What a blessing the German municipal theater system is! On the one hand, we owe it to the historical fragmentation of our country into countless principalities – each of which naturally wanted to have a stately stage and its own court orchestra. And on the other hand, the enormous economic power of today’s Federal Republic, which can afford to provide financial support from the state for the wealth of high culture inherited from feudal times.

There are 81 places in the Federal Republic where musical theater is offered all year round. This means that Germany has as many permanently used opera houses to offer as the rest of the world put together. That’s how Ralph Bollmann calculated it. He traveled to all the singing muse temples in this country – and reported on his trips to the provinces in the book “Walküre in Detmold”, with an alert sociologist’s eye and loving admiration for the classic basic work.

The offers in the small and medium-sized stores are often more exciting than in the really big ones. Because in the so-called provinces one can plan more boldly, without considering the airs and graces of stars traveling through. And because the local audience is manageable and you have to bring out more premieres than in the metropolises, where even outdated productions of Aida, Bohème, Carmen and Co. can usually be filled with tourists.

The programmatic daring is cultivated particularly consistently at the Theater Erfurt. On the stage of the Thuringian state capital, which specializes in opera, operetta and musicals, the motto of the 2022/23 season is “Recognize yourself!”, after the famous inscription on the temple of Delphi. In the next season in Erfurt, everything revolves around ancient Greece, across all genres, from the first to the last premiere.

The new general music director Alexander Prior starts in October with Richard Strauss’ “Elektra” – and later even adds the sequel with Felix Weingartner’s “Orestes”: Weingartner, a celebrated conductor during his lifetime, set to music in 1902 what happened in the ancient tragedy after the Death of Clytemnestra and Aegisth happens: Orestes places his fate in the hands of the gods and is acquitted by Athena. Because she manages to calm down the Erinyes as well, the cycle of murder and revenge is finally broken.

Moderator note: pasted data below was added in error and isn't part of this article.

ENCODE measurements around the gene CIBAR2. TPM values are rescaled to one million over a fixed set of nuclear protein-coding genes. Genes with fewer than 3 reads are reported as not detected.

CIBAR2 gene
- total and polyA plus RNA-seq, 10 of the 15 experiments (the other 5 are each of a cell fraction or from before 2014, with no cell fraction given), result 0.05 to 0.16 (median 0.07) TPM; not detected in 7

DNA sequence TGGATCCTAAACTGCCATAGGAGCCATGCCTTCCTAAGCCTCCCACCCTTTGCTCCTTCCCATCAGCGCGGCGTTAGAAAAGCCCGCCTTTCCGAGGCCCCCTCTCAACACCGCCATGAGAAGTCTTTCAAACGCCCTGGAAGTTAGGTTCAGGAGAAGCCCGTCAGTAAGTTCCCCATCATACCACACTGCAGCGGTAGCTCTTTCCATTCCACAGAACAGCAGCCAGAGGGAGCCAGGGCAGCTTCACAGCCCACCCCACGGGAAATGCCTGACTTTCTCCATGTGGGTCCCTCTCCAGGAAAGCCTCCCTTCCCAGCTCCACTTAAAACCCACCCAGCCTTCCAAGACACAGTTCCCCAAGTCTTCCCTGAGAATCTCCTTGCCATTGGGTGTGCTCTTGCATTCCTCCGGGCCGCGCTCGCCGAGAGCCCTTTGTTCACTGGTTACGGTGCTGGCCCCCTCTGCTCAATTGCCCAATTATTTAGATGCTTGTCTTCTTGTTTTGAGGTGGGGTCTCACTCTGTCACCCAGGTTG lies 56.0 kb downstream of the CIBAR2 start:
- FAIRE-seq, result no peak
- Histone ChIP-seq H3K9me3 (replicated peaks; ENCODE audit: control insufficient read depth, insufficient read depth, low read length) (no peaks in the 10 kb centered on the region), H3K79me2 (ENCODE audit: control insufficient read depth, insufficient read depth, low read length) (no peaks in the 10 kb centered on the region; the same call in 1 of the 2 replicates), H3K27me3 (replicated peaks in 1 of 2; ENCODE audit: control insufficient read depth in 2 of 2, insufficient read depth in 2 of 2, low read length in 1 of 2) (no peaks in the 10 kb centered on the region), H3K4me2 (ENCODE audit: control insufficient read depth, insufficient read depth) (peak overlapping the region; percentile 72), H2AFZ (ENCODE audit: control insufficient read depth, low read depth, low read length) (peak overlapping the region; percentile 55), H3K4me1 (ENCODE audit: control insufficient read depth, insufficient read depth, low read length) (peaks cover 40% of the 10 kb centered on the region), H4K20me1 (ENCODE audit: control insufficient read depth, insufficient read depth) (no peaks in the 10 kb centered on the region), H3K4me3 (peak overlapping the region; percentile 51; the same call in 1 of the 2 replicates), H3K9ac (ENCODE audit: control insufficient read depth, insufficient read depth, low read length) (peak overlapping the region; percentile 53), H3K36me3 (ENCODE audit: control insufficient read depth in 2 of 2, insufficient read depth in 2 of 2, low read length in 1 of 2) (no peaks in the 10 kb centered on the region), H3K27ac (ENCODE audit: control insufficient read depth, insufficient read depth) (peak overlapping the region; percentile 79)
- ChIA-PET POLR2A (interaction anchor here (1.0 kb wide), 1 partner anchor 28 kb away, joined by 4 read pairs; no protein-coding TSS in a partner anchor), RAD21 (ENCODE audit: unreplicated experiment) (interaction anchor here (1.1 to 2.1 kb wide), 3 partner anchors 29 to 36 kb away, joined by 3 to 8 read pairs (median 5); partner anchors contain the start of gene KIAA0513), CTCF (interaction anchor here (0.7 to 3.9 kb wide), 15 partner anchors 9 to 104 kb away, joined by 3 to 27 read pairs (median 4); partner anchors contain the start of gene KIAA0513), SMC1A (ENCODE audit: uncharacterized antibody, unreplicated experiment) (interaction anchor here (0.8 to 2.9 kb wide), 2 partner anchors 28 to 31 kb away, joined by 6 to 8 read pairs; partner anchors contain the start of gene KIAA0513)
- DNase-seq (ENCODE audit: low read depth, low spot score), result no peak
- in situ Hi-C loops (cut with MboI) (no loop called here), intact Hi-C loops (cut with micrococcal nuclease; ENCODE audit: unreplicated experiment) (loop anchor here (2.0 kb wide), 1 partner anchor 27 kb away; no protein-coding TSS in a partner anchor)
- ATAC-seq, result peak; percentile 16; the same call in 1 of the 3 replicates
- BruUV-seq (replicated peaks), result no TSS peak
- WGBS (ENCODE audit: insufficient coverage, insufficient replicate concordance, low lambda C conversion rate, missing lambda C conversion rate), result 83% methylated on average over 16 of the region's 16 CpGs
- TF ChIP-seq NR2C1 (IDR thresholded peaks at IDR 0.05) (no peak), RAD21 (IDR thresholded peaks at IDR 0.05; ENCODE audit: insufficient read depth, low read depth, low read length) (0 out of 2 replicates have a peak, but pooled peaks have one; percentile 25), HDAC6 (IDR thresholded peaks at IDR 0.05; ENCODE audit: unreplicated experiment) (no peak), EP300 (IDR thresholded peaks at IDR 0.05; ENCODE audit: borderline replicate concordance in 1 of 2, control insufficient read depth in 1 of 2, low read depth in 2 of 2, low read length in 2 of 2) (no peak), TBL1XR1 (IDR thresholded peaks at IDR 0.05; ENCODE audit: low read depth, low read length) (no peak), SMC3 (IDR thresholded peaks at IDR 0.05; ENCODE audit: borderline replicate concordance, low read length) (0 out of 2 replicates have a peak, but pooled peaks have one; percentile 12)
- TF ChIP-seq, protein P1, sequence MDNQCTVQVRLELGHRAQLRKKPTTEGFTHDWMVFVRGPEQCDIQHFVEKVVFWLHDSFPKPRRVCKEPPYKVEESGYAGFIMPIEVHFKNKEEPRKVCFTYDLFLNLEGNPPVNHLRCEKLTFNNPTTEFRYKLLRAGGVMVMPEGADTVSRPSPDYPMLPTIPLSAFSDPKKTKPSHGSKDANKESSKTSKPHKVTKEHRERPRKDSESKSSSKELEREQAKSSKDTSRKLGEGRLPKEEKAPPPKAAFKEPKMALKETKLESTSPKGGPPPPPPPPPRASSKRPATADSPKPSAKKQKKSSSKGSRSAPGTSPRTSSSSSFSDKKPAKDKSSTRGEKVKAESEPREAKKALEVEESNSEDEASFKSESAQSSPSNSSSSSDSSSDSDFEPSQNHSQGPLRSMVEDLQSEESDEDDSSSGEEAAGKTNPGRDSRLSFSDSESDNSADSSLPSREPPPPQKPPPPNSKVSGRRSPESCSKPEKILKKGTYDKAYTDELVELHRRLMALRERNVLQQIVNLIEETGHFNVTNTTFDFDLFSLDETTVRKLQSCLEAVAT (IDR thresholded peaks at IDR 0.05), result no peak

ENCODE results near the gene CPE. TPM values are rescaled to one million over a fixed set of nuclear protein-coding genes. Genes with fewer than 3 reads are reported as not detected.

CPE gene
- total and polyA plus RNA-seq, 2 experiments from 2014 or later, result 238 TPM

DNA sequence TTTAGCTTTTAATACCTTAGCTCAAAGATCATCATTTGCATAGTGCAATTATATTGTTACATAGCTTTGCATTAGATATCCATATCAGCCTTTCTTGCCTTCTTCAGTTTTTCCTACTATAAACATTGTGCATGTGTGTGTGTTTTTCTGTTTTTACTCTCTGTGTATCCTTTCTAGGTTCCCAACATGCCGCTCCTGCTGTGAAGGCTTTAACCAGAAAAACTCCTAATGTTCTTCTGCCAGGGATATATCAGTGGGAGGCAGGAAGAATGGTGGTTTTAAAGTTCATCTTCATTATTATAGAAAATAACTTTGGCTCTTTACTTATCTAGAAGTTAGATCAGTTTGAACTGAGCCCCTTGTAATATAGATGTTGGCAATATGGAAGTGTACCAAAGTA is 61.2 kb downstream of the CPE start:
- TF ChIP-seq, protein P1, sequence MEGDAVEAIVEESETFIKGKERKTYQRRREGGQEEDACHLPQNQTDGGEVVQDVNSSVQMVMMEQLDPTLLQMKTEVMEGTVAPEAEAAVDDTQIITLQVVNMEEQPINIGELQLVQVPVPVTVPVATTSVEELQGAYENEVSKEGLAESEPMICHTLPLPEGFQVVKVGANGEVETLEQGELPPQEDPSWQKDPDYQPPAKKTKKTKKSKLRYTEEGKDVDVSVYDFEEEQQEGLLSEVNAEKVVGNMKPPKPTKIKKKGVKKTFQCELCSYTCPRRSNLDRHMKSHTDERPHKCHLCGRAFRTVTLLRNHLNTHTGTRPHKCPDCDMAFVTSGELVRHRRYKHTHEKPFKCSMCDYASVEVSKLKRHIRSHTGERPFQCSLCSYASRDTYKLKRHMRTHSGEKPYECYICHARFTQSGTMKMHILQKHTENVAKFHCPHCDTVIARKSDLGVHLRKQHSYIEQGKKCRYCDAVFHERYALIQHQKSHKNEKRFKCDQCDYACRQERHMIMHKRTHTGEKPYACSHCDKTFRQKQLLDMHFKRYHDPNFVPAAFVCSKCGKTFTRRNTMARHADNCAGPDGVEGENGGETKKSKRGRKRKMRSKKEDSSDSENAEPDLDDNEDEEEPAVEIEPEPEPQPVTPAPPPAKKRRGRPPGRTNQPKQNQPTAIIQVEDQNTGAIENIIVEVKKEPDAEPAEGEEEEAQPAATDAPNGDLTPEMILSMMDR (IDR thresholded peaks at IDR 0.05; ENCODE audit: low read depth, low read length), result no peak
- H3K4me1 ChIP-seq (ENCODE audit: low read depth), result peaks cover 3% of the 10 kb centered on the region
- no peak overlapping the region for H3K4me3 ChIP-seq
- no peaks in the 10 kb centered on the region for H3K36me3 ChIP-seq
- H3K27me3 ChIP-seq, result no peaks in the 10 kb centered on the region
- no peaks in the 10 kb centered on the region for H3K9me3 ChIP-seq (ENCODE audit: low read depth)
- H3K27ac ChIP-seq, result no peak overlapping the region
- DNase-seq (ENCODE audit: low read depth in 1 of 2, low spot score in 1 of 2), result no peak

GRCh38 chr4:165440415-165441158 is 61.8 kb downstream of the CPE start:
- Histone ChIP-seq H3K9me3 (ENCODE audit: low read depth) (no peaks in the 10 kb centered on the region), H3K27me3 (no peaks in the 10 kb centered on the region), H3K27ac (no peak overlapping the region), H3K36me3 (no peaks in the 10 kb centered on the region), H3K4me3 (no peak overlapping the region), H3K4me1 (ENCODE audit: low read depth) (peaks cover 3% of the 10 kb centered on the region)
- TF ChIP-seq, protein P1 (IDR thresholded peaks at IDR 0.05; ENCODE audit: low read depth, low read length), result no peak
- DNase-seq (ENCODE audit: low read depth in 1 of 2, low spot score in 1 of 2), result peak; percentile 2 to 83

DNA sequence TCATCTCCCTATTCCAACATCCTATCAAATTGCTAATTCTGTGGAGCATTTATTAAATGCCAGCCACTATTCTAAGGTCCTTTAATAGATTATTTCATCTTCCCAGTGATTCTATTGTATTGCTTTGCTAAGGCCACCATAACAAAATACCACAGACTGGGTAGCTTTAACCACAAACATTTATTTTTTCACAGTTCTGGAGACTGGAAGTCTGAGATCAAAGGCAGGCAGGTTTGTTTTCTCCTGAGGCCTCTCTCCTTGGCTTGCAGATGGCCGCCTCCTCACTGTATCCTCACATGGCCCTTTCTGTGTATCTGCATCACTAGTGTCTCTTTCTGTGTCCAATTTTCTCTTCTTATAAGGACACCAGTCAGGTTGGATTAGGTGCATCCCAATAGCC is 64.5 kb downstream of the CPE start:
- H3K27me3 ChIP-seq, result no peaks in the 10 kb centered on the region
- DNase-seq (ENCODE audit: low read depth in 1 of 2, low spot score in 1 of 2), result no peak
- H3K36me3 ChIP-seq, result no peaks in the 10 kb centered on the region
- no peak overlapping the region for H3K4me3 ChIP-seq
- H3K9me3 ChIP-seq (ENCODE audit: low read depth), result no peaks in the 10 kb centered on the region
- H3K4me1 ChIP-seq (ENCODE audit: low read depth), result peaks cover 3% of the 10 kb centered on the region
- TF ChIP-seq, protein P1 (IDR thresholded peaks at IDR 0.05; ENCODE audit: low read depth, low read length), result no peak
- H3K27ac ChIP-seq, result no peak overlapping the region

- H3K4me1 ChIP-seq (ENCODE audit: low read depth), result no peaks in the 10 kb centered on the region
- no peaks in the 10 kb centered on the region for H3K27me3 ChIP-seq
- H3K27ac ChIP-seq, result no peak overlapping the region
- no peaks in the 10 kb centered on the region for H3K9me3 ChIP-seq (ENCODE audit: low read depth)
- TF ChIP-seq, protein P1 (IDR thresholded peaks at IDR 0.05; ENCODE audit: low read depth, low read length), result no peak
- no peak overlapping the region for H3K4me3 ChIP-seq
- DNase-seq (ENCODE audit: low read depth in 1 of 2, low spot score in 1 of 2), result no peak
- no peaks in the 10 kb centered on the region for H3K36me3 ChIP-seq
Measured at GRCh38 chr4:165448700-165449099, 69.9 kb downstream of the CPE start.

And the highly motivated new music director has taken on another repertoire rarity, Gluck’s “Telemaco oder die Insel der Circe” from 1765. The “dramma per musica” revolves around Odysseus’ son, who has to deal with a moody sorceress. The opera reformer Gluck not only offers virtuoso arias here, he also inserts choral scenes and dances into the plot, entirely in the style of Greek dramas. Mikis Theodorakis also followed them when he reworked his “Zorbas” film music into a ballet for the Arena di Verona in 1988. The choreographer Jorge Pérez Martínez brings this festival version to the stage in Erfurt.

The former Greek general music director of the house, Myron Michailidis, conducts the premiere of an opera that he commissioned during his tenure: composer Nestor Taylor was inspired by the autobiographical novel “Eleni” by author Nicholas Gage. It tells of the civil war between communist partisans and right-wing Greek government troops in 1946-49.

As a musical, there is the 1938 Broadway show “The Boys From Syracuse” written by Richard Rodgers based on Shakespeare’s “The Comedy of Errors” – the city on Sicily was in ancient times the largest Hellenic settlement outside of their homeland. Their splendor can still be admired in the “zona archeologica” of Siracusa. A rarity related to Hellas can be heard from the bel canto hit writer Gioacchino Rossini, namely “The Siege of Corinth”, a new version of his “Maometto secondo” written for Paris in 1826. In 2022/23, the most popular title in this Erfurt Greece panorama, which is open to discovery, is actually Jacques Offenbach’s antique satirical operetta “The Beautiful Helena”. Hats off to so much courage!